The case of Palestinian doctors from East Jerusalem, who the Israeli Health Ministry and Council for Higher Education have prevented from working, presents Israel with a question: Are Palestinian institutions foreign or domestic?
The Jerusalem District Court this week ordered the Israeli Health Ministry to stop playing politics with the professional futures of 55 Palestinian doctors and to allow them to practice medicine in Israel.
Why were the medical school graduates of Al-Quds University denied the opportunity to work in Israeli hospitals in the first place? The Health Ministry refused to allow them to take medical certification exams because Israel’s Council for Higher Education (CHE) has yet to distinguish Al-Quds School of Medicine as either an accredited Israeli or foreign university, Haaretz reported.
But surely, if Israel does not consider Al-Quds University an Israeli institution of higher learning then it must be a foreign university? Not so in Jerusalem.
When a nation’s borders don’t quite end where most of the world has agreed they do (the pre-1967 borders), as is the case in Israel, determining what institutions are foreign and domestic becomes complicated. The Health Ministry’s justification for denying Al-Quds medical school alumni the opportunity to work in Israeli hospitals is largely a bureaucratic excuse based on a situation that Israel created when it annexed East Jerusalem.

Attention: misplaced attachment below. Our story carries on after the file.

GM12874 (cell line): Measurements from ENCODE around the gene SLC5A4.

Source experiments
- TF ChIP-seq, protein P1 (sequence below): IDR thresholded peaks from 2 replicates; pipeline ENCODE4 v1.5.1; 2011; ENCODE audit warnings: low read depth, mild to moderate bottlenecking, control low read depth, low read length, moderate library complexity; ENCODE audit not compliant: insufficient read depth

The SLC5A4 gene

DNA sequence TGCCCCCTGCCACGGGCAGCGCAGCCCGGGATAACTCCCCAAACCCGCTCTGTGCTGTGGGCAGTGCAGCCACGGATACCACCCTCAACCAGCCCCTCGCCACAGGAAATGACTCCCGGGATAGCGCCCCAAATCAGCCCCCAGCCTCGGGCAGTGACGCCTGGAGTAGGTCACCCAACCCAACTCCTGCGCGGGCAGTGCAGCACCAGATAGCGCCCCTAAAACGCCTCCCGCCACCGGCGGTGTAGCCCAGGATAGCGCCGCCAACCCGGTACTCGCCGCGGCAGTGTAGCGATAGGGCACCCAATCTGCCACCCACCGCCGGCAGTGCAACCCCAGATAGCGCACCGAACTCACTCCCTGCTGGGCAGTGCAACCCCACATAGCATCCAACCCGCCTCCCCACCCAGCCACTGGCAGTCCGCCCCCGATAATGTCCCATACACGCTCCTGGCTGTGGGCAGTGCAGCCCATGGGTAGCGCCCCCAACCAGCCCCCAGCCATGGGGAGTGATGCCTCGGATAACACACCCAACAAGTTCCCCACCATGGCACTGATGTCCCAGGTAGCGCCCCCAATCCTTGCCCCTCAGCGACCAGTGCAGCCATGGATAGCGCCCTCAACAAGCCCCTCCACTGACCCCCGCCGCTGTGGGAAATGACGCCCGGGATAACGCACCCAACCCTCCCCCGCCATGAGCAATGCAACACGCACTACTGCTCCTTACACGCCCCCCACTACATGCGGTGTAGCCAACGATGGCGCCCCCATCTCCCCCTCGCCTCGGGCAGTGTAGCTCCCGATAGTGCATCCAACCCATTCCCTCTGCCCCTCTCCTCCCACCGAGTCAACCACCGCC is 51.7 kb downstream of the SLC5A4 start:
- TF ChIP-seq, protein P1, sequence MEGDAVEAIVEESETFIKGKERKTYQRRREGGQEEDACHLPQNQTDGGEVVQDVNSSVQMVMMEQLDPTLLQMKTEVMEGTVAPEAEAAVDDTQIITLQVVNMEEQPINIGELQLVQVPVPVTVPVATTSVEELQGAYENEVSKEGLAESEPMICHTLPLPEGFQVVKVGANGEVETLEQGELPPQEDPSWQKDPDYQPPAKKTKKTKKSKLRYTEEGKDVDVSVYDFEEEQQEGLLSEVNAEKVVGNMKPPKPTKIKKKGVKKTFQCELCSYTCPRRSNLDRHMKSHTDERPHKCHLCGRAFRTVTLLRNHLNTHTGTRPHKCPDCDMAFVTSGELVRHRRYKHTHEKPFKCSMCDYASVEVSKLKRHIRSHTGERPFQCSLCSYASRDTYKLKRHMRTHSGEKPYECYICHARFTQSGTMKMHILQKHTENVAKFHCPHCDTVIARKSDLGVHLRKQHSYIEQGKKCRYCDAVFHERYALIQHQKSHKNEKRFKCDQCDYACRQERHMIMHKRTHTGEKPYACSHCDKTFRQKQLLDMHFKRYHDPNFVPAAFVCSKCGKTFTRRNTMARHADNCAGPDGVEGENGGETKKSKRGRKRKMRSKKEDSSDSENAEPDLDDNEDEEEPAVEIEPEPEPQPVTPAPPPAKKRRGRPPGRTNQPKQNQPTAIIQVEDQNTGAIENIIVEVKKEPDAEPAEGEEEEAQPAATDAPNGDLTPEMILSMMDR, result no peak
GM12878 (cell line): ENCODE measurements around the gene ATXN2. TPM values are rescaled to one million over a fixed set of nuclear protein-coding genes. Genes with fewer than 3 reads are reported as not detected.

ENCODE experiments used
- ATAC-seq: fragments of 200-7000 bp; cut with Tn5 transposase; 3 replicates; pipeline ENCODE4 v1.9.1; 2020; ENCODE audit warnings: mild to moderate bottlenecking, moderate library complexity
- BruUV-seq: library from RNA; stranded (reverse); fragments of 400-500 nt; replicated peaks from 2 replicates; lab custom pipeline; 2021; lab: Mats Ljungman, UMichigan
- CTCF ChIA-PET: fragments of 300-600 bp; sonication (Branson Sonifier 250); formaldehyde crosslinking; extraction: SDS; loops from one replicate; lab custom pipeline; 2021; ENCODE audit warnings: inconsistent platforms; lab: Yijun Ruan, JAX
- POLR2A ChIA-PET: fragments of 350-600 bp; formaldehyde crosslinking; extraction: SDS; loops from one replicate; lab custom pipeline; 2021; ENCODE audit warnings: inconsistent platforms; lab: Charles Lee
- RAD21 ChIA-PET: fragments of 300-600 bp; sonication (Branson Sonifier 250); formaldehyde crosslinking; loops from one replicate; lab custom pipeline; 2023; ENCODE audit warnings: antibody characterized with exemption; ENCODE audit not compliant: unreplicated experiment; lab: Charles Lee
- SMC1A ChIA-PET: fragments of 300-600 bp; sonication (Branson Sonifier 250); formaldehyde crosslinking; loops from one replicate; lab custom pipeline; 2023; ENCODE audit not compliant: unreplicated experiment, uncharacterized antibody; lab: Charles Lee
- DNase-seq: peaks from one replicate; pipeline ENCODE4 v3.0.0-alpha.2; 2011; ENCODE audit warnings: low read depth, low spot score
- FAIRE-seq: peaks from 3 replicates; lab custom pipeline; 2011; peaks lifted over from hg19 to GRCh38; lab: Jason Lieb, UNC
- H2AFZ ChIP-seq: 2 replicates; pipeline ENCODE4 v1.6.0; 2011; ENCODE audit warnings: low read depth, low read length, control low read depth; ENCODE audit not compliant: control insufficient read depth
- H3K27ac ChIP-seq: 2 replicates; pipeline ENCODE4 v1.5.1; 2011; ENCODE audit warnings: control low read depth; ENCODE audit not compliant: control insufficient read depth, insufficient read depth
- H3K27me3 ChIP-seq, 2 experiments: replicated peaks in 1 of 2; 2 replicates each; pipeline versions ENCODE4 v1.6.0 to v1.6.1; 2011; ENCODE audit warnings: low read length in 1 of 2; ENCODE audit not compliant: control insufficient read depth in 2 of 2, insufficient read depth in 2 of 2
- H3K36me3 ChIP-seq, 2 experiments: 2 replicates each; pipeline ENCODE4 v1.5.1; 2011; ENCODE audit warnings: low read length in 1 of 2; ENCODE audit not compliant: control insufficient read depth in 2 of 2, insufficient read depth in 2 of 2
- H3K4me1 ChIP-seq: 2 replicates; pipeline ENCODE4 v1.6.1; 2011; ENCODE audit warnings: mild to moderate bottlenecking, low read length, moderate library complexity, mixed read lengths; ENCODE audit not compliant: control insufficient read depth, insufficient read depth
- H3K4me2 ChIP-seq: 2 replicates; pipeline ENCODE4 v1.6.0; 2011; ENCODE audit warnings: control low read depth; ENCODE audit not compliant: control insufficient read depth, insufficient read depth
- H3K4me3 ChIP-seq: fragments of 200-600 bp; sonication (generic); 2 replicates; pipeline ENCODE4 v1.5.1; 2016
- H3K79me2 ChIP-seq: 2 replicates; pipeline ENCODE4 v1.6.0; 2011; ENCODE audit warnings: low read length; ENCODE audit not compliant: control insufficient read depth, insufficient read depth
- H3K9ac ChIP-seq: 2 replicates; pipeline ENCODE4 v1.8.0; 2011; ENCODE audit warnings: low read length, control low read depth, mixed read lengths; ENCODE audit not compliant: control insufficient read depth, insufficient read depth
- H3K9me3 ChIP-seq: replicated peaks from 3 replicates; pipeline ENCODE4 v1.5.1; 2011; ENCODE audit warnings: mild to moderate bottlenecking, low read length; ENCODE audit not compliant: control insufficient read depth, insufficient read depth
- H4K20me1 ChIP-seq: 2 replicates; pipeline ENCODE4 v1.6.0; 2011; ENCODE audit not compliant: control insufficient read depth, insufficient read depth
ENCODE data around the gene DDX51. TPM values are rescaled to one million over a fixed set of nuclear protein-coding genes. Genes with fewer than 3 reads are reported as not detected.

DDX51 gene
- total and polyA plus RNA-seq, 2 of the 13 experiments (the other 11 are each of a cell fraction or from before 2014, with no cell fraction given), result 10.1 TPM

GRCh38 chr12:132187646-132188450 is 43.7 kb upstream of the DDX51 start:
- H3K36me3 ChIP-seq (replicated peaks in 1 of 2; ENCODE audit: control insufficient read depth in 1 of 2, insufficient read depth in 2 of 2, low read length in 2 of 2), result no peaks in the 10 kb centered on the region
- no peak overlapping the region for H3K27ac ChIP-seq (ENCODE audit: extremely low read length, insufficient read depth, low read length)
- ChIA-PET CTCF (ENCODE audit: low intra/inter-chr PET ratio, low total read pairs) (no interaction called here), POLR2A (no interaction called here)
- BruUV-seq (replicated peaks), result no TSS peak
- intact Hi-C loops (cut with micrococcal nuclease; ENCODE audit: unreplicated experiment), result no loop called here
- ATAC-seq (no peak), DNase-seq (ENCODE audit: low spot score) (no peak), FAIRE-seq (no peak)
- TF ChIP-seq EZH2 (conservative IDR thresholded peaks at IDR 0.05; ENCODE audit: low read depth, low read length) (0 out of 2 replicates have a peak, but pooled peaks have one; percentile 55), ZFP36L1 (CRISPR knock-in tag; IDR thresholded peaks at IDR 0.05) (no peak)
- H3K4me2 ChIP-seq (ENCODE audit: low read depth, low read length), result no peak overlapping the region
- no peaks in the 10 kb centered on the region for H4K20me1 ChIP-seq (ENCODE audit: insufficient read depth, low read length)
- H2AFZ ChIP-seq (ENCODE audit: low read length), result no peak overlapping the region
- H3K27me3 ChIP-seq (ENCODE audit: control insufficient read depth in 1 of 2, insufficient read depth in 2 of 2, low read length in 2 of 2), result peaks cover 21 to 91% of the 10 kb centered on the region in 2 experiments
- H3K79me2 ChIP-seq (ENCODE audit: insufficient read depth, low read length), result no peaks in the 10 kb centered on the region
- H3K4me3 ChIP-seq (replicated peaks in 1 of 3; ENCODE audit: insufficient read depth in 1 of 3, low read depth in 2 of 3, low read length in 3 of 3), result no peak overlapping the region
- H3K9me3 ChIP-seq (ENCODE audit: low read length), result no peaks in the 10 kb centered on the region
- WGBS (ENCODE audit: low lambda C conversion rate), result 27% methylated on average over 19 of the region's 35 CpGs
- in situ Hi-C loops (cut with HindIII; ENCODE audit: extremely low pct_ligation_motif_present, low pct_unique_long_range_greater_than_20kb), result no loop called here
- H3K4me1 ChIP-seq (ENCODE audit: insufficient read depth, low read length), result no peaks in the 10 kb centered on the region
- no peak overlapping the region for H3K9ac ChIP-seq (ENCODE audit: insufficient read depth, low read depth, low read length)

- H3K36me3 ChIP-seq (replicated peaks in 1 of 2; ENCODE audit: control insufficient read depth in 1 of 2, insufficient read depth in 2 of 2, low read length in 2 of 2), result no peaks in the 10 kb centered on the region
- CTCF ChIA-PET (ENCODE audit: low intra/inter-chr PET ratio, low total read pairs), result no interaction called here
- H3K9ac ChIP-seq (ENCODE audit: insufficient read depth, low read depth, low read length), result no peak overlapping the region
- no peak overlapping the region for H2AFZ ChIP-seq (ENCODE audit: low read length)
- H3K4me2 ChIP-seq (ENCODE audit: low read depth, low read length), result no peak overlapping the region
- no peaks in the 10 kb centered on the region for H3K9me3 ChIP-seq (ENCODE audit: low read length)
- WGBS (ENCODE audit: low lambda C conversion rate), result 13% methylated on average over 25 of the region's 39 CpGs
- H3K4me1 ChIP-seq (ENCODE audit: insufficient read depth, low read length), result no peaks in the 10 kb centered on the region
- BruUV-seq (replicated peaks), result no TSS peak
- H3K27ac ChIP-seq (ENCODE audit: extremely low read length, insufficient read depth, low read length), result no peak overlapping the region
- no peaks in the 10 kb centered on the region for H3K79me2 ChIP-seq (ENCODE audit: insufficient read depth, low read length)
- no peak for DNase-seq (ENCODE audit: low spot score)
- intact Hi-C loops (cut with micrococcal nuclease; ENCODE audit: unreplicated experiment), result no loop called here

Here’s the ministry’s twisted logic: one of Al-Quds University’s campuses is located within the Jerusalem municipal boundaries but others, where the majority of students attend, are located in the West Bank, including the Al-Quds School of Medicine, which is in Abu Dis, east of Jerusalem. The CHE has said it cannot recognize the university as an Israeli institution because it has campuses in the West Bank. However, the CHE also says it cannot designate Al-Quds as a foreign university because one of its campuses is located in East Jerusalem, which Israel claims as sovereign territory.
It’s a case of Israel wanting to have it both ways, unwilling to grant the university, or its individual schools, either domestic or foreign status, which leaves Al-Quds and its students stuck in post-graduate limbo. If Israel did not hold authority over East Jerusalem, the school could easily be designated a foreign university and Palestinian students could take their licensing exams as international students. But it’s never so easy when borders and territory are disputed.
Al-Quds University chose a...Read More